May 17, 2020

Qatar Airways Cargo to launch freighter services to Los Angeles

Qatar Airways
US SCM
Middle East SCM
US logistics
Admin
3 min
Los Angeles is Qatar Airways Cargo launches fourth US freighter destination
Follow @SamJermy and @SupplyChainD on Twitter.Qatar Airways Cargo will launch a new freighter service to Los Angeles, United States, from 4 April 2015.T...

Follow @SamJermy and @SupplyChainD on Twitter.

 

Qatar Airways Cargo will launch a new freighter service to Los Angeles, United States, from 4 April 2015.

The twice-weekly Boeing 777 Freighter service to Los Angeles will become Qatar Airways Cargo’s fourth US freighter destination alongside Houston, Chicago and Atlanta. 

The new addition will provide 100 tonnes of cargo capacity per flight, departing Doha on Wednesdays and Saturdays via Luxembourg and Mexico to Los Angeles International Airport. The LAX freighter will add to the current USA destinations served by Qatar Airways, which include, New York, Chicago, Washington, Philadelphia, Houston, Dallas and Miami.

Qatar Airways Chief Officer Cargo, Ulrich Ogiermann said: “We are proud to announce our fourth freighter destination in the United States further strengthening Qatar Airways Cargo’s worldwide airfreight network. Los Angeles is a significant global cargo hub, which is reflected by the increasing airfreight volumes seen at Los Angeles Airport. With the new destination, we are able to offer our customers capacity and five-star service into, and out of, this key cargo destination in the United States.”

Los Angeles International Airport is a major international cargo airport serving California, the world’s 16th largest economy. Los Angeles ranks fifth in the US in terms of air cargo volumes processed. In 2014, LAX handled more than two million tonnes of air cargo, valued at more than $91.6 billion.

Qatar Airways uplifted over 49,000 tonnes of airfreight from the US market in 2014 and it will continue to be a key growth market for Qatar Airways Cargo, with the market predicted to add more than one million additional tonnes of freight before 2018.

Los Angeles World Airports Executive Director Gina Marie Lindsey, said: “The new service will provide Southern California businesses with more choices to ship between the West Coast, the Gulf/Middle East and beyond. It will also open our markets to Qatari businesses.”

In 2014, over 100,000 tonnes of perishable products were exported by air from Los Angeles. With around 40,000 tonnes destined for the Middle East and Europe, Qatar Airways Cargo’s dedicated QR Fresh service and state-of–the-art cargo handling and storage facilities will ensure the seamless movement of perishable goods, including fruits, vegetables and fish, which require constant temperature control during transit and on to their final destination.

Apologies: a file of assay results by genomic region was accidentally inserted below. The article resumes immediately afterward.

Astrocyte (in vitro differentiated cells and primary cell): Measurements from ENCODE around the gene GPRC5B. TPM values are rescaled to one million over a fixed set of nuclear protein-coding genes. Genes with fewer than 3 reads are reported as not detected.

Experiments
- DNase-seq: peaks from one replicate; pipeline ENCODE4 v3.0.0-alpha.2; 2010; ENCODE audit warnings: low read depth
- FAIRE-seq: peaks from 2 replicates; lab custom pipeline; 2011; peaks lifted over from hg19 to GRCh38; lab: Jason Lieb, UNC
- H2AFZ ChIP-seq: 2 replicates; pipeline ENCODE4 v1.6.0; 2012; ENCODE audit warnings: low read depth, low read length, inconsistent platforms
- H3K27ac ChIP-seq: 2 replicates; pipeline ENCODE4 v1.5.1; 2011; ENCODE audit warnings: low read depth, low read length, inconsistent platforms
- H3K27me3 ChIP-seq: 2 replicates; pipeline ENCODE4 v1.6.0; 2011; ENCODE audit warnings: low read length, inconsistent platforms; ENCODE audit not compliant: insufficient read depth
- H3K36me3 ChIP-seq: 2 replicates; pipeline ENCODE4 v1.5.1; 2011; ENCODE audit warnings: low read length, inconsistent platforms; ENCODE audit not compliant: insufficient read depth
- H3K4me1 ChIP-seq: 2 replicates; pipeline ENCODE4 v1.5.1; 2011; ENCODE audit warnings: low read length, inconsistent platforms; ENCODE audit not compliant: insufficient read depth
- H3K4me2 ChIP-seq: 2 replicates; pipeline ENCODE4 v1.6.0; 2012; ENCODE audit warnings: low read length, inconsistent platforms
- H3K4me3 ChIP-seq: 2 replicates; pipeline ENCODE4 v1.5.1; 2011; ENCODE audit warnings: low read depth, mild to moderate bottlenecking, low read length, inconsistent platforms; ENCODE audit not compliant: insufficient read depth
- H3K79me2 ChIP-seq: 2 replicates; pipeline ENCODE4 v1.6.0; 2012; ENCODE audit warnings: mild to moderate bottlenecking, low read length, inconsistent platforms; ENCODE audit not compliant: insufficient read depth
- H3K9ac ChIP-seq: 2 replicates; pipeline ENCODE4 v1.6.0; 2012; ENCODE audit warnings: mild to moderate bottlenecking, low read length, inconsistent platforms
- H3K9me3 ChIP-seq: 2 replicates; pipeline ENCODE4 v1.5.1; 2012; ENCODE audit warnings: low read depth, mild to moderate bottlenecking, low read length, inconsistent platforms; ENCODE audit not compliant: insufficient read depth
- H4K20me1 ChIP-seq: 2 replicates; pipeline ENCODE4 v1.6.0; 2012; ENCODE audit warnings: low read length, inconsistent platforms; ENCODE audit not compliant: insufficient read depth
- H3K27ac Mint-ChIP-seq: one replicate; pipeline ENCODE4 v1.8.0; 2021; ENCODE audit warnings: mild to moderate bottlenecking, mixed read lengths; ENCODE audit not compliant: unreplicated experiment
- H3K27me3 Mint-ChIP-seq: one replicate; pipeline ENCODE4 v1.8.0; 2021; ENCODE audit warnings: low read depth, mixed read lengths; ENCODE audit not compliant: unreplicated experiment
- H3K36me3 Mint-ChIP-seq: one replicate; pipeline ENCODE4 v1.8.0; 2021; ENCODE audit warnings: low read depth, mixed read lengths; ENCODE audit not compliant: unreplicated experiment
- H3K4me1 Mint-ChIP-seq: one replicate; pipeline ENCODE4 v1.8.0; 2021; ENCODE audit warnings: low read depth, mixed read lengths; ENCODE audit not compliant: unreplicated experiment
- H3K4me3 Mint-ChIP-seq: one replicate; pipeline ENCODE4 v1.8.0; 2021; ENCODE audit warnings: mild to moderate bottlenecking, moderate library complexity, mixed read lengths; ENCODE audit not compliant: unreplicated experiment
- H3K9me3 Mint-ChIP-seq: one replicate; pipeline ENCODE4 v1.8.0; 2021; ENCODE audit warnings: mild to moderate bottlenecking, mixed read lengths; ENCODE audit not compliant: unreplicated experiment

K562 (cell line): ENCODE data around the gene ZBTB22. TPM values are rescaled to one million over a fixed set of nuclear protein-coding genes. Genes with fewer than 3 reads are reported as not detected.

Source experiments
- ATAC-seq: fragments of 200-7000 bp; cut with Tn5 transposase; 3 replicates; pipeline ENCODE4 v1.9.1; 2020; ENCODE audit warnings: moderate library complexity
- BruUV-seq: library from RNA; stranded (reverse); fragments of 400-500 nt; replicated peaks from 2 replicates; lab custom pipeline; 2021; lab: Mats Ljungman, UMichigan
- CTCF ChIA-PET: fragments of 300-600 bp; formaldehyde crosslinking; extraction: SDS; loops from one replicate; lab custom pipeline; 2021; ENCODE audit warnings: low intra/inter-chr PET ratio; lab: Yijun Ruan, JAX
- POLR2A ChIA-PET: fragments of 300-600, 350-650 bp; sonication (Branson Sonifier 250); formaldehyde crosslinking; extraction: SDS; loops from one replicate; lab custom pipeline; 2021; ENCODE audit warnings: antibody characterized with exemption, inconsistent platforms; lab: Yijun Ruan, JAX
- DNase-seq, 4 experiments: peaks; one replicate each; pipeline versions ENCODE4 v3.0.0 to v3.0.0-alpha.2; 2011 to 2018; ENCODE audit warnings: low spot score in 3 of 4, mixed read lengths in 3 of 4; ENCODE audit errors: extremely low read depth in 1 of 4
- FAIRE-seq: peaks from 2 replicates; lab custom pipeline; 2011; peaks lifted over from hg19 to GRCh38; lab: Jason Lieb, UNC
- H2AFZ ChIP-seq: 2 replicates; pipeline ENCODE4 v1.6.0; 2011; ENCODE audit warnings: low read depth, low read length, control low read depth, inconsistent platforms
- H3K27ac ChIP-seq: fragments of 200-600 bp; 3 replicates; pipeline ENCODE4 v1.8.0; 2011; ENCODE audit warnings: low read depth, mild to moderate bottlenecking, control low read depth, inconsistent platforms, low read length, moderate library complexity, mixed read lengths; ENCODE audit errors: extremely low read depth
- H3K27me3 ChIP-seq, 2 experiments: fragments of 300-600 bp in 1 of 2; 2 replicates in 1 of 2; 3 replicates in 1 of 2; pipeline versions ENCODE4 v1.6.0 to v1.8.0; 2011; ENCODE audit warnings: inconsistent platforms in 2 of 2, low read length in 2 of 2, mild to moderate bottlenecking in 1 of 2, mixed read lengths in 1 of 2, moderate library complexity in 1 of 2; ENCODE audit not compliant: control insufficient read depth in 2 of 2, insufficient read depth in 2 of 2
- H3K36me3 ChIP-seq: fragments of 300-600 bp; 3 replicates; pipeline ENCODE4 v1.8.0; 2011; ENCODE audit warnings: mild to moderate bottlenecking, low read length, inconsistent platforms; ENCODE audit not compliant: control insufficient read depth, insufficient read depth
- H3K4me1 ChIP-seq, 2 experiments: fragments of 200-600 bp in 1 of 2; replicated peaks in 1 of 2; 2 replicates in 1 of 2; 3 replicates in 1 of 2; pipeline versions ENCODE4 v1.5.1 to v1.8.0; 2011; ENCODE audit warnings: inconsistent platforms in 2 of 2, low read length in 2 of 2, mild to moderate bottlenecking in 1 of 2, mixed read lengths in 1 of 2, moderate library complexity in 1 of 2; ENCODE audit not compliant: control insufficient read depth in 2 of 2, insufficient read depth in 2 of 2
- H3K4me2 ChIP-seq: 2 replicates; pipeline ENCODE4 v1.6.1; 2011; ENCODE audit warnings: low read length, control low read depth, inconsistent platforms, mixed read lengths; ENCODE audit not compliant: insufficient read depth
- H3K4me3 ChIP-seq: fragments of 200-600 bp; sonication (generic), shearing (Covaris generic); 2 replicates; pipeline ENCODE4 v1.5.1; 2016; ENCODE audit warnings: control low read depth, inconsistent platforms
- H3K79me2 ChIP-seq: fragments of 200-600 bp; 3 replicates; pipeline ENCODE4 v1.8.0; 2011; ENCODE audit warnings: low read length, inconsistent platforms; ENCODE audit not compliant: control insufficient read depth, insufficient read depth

Qatar Airways Cargo’s hub in Doha operates to the highest industry standards compliant to IATA chapter 17. There are designated airside temperature controlled areas designed to keep shipments at the correct temperature prior to departure. A dedicated climate control team manages QR Fresh services to ensure all temperature sensitive goods are transported at their optimal temperature, monitoring shipments from end to end.
Qatar Airways Cargo serves more than 40 exclusive freighter destinations worldwide via its Doha hub and also delivers freight to 146 key business and leisure destinations globally on 150 aircraft. The Qatar Airways Cargo fleet now includes six Airbus 330 Freighters and seven Boeing 777 Freighters.

For further Qatar Airways Cargo information, please visit: http://www.qatarairways.com/global/en/press-release.page?pr_id=pressrelease_qr-cargo-lax-180315

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Jun 19, 2021

Driver shortages: Why the industry needs to be worried

Logistics
SCALA
supplychain
Brexit
Rob Wright, Executive Director...
4 min
Logistics professionals need urgent solutions to a shortage in drivers caused by a perfect storm of Brexit, COVID-19 and compounding economic factors

While driver shortages are a global problem, with a recent survey from the International Road Transport Union suggesting that driver shortages are expected to increase by 25% year-on-year across its 23 member countries, the issue has very much made itself felt for UK businesses in recent weeks. 

A perfect storm of factors, which many within the industry have been wary of, and warning about, for months, have led to a situation wherein businesses are suddenly facing significant difficulties around transporting goods to shelves on time, as well as inflated operating costs for doing so.